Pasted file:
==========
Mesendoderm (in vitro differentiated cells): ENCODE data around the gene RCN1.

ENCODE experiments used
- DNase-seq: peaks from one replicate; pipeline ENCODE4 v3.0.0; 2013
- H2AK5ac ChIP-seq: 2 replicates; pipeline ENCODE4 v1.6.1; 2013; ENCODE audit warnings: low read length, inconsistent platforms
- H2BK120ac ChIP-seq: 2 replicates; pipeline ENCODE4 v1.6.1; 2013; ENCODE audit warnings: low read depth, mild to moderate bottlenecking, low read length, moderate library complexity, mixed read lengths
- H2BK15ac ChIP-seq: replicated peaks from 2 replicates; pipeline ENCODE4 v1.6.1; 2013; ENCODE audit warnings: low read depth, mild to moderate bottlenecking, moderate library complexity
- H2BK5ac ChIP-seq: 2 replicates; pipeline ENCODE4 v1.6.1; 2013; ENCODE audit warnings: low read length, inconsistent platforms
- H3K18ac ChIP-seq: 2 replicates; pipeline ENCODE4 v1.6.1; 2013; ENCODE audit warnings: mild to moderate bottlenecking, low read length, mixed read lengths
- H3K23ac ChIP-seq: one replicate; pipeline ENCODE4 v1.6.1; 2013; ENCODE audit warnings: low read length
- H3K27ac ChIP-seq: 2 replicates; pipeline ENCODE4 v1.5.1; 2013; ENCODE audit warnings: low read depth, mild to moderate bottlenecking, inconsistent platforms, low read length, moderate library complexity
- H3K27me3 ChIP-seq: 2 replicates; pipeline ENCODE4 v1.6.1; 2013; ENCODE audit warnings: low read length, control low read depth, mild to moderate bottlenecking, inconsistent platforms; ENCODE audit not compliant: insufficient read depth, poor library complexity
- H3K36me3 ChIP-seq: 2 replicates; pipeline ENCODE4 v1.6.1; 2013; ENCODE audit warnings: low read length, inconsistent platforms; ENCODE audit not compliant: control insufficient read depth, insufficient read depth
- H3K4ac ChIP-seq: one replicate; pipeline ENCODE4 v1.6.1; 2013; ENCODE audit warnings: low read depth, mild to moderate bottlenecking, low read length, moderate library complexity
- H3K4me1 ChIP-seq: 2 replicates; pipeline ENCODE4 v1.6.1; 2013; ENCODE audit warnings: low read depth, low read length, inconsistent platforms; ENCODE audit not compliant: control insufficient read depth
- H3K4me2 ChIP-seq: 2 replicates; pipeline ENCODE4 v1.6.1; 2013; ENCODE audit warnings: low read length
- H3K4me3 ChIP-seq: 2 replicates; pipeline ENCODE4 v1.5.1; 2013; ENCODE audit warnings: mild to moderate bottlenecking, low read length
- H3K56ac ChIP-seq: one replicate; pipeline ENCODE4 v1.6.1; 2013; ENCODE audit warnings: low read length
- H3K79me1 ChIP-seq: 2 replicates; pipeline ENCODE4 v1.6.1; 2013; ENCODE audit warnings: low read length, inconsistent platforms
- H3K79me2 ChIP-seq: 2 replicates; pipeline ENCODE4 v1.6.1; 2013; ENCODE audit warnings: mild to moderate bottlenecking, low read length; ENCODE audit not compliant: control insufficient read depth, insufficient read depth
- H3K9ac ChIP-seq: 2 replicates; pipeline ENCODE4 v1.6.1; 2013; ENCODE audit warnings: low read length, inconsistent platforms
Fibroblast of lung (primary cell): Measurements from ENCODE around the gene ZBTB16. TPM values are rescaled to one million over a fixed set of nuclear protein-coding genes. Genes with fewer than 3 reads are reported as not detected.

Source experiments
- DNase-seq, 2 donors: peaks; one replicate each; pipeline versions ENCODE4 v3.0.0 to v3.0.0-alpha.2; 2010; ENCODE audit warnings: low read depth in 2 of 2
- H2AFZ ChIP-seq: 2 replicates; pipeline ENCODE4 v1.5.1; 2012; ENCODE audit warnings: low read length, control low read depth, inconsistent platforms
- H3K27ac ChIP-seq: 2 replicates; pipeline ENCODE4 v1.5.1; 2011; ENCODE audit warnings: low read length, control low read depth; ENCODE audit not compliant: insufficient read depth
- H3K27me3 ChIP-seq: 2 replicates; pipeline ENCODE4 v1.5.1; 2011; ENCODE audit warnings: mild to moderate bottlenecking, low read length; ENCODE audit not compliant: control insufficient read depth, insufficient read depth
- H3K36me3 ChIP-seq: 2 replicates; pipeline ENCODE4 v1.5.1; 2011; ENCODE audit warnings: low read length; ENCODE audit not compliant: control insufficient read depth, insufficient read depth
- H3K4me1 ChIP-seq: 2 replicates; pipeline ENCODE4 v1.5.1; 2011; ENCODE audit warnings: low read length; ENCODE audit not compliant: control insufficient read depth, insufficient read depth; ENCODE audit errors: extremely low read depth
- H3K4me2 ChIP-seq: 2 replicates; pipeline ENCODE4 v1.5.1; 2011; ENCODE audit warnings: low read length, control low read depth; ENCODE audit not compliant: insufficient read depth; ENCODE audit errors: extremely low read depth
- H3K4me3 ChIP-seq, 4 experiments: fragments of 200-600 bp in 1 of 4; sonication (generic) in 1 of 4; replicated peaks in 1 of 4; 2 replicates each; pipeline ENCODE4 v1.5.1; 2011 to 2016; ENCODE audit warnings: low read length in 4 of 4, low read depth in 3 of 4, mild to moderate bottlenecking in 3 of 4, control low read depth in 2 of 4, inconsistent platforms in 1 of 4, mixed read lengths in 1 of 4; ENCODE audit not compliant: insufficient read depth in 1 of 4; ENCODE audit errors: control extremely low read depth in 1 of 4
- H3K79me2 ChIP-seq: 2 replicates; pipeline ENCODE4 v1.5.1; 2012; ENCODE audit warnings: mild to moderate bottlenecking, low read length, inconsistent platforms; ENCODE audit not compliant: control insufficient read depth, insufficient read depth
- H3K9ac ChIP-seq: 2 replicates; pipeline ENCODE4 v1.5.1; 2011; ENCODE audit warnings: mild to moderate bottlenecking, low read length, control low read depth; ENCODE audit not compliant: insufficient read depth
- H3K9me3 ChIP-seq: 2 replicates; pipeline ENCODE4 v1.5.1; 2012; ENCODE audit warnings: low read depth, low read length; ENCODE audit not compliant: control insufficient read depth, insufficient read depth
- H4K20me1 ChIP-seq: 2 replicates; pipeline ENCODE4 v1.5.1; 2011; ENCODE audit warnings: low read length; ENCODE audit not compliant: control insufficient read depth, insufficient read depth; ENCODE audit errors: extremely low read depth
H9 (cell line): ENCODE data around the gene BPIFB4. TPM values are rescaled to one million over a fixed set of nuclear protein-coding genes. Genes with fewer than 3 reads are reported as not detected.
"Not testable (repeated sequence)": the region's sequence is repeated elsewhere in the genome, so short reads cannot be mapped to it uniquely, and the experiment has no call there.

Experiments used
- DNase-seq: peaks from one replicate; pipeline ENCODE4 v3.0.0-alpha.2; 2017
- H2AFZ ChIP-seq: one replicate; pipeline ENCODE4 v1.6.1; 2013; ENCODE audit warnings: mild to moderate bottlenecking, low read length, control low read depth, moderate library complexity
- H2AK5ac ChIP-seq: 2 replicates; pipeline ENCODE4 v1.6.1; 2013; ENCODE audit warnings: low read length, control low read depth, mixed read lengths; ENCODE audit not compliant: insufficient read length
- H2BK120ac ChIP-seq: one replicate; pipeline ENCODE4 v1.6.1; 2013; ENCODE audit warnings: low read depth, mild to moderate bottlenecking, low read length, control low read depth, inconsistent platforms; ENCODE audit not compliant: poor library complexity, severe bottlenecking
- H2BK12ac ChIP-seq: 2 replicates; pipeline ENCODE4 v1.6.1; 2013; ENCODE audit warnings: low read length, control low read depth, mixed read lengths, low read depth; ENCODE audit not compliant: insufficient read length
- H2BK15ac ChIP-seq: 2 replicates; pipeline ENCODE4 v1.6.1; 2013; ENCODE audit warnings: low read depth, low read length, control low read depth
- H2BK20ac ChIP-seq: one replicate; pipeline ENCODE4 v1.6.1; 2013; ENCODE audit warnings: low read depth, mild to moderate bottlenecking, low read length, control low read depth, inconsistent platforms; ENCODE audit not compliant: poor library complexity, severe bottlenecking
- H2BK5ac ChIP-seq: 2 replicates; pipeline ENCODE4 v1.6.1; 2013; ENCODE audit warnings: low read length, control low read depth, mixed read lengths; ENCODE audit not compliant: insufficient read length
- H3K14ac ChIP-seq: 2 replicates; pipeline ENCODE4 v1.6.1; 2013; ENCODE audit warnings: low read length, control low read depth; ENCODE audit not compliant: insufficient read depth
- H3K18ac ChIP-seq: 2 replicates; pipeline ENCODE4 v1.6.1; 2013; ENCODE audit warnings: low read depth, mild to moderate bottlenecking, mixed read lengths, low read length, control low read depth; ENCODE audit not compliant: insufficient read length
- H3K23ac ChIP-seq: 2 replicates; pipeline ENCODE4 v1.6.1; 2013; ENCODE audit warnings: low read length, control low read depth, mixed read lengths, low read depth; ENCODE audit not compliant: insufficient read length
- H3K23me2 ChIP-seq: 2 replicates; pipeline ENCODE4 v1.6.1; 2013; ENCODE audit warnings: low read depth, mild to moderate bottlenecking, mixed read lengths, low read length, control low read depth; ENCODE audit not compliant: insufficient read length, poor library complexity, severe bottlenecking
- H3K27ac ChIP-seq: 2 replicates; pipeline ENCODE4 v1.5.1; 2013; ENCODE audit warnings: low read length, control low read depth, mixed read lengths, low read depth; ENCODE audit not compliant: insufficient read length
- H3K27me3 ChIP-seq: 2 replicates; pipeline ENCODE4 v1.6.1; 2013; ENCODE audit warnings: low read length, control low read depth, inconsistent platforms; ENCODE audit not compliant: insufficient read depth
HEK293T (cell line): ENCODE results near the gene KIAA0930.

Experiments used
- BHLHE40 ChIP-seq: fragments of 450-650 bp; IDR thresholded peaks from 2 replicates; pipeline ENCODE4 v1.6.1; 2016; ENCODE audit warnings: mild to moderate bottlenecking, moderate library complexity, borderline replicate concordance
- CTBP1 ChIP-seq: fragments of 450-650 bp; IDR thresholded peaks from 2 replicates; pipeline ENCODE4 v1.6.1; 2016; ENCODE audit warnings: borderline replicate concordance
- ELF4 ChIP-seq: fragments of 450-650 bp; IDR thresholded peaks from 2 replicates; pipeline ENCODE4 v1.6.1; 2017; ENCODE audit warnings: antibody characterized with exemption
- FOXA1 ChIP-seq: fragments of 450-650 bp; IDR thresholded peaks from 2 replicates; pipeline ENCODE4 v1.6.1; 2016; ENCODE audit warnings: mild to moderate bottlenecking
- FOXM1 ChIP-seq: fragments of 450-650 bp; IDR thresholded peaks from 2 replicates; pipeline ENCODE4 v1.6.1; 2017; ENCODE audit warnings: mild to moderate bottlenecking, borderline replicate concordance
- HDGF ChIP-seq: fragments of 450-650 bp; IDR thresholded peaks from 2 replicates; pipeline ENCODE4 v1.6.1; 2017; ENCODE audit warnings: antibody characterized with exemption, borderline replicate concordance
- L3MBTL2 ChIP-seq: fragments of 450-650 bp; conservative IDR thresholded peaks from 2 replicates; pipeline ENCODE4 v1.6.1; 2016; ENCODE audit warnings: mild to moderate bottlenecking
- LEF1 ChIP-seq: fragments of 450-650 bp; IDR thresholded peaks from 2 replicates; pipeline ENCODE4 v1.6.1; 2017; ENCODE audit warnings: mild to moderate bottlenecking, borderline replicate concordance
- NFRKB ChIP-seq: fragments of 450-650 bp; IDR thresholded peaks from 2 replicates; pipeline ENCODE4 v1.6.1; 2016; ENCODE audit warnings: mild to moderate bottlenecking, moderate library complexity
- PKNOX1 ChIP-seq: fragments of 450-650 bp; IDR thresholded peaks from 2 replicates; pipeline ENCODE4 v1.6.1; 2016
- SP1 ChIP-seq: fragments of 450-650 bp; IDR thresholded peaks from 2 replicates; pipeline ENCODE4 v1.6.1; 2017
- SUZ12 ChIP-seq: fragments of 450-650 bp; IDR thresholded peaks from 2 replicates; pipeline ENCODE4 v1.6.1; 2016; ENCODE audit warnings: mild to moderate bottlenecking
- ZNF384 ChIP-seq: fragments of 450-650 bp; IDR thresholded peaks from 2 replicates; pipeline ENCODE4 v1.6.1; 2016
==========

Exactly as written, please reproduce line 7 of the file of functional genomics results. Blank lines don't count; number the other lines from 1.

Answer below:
- H2BK5ac ChIP-seq: 2 replicates; pipeline ENCODE4 v1.6.1; 2013; ENCODE audit warnings: low read length, inconsistent platforms